Ship-to-Shore Wi-Fi Access in and Around St. Maarten
You should not be counting on using onboard Wi-Fi as your primary means of high-speed Internet access in this part of the Caribbean. The large number of boats in season trying to share the limited 2.4GHz spectrum in areas such as Simpson Bay Lagoon results in a great deal of congestion and interference. Other anchorages may or may not have someone providing a working Wi-Fi hotspot at the time of your visit.
Most St. Maarten (Dutch Side) marinas provide free Wi-Fi service to their guests. Quality is often so-so. Commercial Wi-Fi providers come and go, but portable 4G Wi-Max boxes can be rented at reasonable prices.
Marina Ft. Louis in Marigot has an ever-changing, on-again-off-again service. Enjoy it if it is your lucky day.
Ship-to-Shore Wi-Fi Systems
When we first set up shop in the Caribbean, back in 2006, Wi-Fi was the primary way of getting high-speed Internet into a boat and we had a good chunk of our business devoted to installing ship-to-shore Wi-Fi systems that squeezed every possible ounce of juice to improve performance and get connected in marginal situations.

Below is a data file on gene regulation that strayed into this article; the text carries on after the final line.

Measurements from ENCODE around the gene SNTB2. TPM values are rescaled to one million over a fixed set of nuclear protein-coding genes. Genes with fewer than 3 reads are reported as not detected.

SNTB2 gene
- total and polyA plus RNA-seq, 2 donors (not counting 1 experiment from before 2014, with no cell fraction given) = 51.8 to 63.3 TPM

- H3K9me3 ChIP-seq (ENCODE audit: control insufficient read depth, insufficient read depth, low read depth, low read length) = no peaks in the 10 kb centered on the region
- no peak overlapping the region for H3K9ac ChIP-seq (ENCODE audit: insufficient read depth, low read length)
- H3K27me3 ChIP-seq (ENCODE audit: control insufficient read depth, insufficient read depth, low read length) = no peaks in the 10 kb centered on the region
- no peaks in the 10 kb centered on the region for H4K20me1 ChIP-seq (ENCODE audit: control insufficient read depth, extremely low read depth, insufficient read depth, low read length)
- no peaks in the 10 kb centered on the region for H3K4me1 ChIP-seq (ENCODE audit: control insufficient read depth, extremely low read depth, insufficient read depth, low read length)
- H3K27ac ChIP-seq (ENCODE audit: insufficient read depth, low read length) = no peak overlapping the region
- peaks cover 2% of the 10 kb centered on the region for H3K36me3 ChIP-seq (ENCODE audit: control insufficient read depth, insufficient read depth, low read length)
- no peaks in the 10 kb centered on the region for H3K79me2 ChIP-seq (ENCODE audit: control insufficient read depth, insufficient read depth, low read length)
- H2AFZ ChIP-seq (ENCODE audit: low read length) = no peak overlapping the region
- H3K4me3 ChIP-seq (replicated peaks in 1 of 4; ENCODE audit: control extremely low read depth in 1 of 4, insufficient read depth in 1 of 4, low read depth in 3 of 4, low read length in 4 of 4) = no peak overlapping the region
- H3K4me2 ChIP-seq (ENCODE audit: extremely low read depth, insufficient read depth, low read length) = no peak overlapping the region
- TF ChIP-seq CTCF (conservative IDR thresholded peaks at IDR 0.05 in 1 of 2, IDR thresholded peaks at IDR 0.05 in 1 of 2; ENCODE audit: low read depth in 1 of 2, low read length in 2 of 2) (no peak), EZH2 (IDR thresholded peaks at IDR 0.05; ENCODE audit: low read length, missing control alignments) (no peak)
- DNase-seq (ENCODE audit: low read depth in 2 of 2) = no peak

Nowadays most broadband Internet access in yachts is carried over VSAT and 3G/4G. Wi-Fi is mainly used in marinas & boatyards, in relatively close distances and clear lines of sight. Most yachts needing Ship-to-Shore Wi-Fi already have a system installed, and these have changed very little in the last several years.
If you are looking for a new ship-to-shore Wi-Fi system, lower-cost, self-installed systems can often be more than adequate. For an off-the-shelf, easy to use system, just pick up Bad Boy Extreme locally at Budget Marine. It’s 80% of the performance for 20% of the price.
For large yachts looking for long-term reliability or where the aesthetics of a self-installed system won’t do, we still offer our custom high-performance systems which include a high-gain marine antenna, inline 1W amplifier and low-loss cabling.
Regardless of the type of system chosen, quality of installation is still the key for performance. Pay attention for the following:
- Antenna should be mounted high enough to clear any metal and carbon-fiber obstacles, but not too high to “shoot above” the receiving shore antenna
- Shortest possible low-loss coax cable run between antenna and radio – not longer than 15-20′ for LMR-400 cable, shorter for thinner ones.
- Stable, protected power supply to the radio; if radio is mounted outside with the antenna and is PoE-powered, then the power supply should provide a high-enough DC voltage to account for the voltage drop in the Cat5 cable.